Chapter 13 – section 5 – the election the Electoral College Today



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CHAPTER 13 – SECTION 5 – THE ELECTION
The Electoral College Today
Voters do not vote directly for the President. Instead, they vote for electors in the electoral college.



  • All States, except two (Maine and Nebraska), select electors based on the winner of the popular vote in that State.




  • Electors then meet in the State capitals on the Monday after the second Wednesday in December and cast their votes for President and Vice President.




  • On January 6, the electoral votes cast are counted by the president of the Senate, and the President and Vice President are formally elected.




  • If no candidate wins a majority of electoral votes (270), the election is thrown into the House of Representatives.


Flaws in the Electoral College
Three major defects in the electoral college:
(1) It is possible to win the popular vote in the presidential election, but lose

the electoral college vote. This has happened four times in U.S. history

(1824, 1876, 1888, and 2000).
(2) Nothing in the Constitution, nor in any federal statute, requires the

electors to vote for the candidate favored by the popular vote in their

State.
(3) If no candidate gains a majority in the electoral college, the election is thrown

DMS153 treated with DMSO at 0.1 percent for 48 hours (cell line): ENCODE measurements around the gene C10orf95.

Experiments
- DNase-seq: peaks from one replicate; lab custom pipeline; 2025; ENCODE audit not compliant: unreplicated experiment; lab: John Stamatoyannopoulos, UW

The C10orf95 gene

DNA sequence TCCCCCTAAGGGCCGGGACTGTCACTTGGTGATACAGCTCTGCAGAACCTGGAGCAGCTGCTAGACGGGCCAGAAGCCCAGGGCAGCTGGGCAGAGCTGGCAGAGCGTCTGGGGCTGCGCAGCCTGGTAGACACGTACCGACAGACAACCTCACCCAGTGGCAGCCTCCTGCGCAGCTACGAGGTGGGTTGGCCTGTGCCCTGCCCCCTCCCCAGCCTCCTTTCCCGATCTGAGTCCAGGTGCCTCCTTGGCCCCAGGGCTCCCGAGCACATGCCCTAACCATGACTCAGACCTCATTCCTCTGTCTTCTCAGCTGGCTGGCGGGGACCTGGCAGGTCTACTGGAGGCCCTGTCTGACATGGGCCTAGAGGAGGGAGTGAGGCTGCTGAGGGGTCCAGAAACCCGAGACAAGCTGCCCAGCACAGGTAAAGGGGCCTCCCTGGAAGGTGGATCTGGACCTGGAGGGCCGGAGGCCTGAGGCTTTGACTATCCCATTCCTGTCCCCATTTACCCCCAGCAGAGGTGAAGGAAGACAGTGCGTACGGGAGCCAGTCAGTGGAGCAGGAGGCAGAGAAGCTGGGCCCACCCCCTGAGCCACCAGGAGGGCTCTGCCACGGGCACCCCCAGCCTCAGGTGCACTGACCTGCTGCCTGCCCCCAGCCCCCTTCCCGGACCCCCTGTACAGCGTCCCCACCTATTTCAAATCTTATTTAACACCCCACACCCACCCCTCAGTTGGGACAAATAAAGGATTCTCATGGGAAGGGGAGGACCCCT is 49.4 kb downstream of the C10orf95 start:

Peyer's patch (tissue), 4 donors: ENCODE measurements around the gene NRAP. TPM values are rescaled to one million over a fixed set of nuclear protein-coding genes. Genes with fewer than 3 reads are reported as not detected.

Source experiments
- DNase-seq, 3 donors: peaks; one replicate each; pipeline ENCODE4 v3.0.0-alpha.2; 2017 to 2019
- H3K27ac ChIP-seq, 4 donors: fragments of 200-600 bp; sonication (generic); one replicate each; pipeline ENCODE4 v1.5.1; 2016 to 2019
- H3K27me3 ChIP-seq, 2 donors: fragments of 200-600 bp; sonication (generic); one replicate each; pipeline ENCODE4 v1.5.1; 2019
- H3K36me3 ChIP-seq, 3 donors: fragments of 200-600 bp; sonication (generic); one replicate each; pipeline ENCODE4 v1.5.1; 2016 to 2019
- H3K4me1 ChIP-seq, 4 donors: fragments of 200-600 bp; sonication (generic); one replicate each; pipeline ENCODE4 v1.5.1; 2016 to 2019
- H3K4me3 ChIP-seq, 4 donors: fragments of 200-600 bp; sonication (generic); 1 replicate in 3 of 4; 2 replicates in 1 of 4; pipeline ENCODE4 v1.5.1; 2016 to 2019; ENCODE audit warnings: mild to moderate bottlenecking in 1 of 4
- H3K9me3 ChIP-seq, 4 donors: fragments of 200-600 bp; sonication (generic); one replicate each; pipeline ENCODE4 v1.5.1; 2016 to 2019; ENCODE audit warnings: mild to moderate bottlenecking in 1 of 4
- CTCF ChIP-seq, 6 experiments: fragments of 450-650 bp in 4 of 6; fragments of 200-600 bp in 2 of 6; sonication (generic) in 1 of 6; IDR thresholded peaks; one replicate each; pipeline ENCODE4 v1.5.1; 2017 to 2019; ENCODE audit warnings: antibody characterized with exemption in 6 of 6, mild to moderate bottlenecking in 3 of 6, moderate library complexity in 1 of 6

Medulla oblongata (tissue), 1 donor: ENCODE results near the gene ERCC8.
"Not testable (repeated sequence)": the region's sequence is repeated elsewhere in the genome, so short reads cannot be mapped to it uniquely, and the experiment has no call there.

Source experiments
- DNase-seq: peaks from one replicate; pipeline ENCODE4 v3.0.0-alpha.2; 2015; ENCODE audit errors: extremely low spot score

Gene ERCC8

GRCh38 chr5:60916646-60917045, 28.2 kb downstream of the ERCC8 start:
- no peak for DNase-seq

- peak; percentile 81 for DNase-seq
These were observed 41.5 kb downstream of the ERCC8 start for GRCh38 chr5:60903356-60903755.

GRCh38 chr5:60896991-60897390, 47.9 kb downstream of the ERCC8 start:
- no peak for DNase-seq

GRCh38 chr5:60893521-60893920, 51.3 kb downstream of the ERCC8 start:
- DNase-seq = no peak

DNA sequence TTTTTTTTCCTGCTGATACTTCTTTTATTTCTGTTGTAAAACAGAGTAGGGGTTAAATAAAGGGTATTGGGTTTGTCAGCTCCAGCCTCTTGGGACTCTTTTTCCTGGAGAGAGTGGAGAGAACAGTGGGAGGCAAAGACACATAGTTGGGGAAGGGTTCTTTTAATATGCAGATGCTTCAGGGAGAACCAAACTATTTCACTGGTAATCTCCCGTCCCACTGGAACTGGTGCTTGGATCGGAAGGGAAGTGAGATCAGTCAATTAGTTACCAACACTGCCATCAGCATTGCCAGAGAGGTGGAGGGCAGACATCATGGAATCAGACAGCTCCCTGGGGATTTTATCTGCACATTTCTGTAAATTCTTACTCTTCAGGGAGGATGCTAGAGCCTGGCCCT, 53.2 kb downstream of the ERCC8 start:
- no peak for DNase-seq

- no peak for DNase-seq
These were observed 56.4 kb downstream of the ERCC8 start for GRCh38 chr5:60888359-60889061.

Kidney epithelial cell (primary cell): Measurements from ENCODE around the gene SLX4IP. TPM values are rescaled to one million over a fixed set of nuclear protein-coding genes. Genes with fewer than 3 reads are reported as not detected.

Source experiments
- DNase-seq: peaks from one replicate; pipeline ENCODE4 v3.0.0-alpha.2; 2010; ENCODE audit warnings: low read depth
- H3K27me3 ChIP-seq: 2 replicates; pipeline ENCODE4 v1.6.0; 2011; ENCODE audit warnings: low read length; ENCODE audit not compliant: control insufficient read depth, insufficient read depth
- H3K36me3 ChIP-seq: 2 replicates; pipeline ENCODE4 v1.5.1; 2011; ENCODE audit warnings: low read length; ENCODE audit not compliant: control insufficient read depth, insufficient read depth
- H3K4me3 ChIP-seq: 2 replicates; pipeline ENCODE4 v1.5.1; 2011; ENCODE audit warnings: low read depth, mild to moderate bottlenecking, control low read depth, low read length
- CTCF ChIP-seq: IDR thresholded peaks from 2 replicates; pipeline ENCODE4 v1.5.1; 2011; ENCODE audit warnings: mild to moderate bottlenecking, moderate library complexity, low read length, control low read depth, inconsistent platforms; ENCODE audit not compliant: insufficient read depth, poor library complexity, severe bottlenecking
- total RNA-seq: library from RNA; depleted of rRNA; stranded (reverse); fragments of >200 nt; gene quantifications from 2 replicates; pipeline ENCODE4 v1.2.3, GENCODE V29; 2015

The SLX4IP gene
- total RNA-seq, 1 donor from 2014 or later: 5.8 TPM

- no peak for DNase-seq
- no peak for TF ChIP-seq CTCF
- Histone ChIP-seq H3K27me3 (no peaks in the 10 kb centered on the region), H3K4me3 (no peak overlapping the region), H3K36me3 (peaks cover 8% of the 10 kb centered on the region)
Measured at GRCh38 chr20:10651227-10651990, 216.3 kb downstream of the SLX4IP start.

into the House, a situation that has happened twice (1800 and 1824). In this

process, each State is given one vote, meaning that States with smaller

populations wield the same power as those with larger populations.



Proposed Reforms


  • In the district plan, electors would be chosen the same way members of Congress are selected: each congressional district would select one elector (just as they select representatives), and two electors would be selected based on the overall popular vote in a State (just as senators are selected).




  • The proportional plan suggests that each candidate would receive the same share of a State’s electoral vote as he or she received in the State’s popular vote.




  • A commonly heard reform suggests that the electoral college be done away with altogether in favor of direct popular election. At the polls, voters would vote directly for the President and Vice President instead of electors.




  • The national bonus plan would automatically offer the winner of the popular vote 102 electoral votes in addition to the other electoral votes he or she might gain.


Electoral College Supporters
There are two major strengths of the electoral college that its supporters espouse:


  • It is a known process. Each of the proposed, but untried, reforms may very well have defects that could not be known until they appeared in practice.




  • In most election years, the electoral college defines the winner of the presidential election quickly and certainly.



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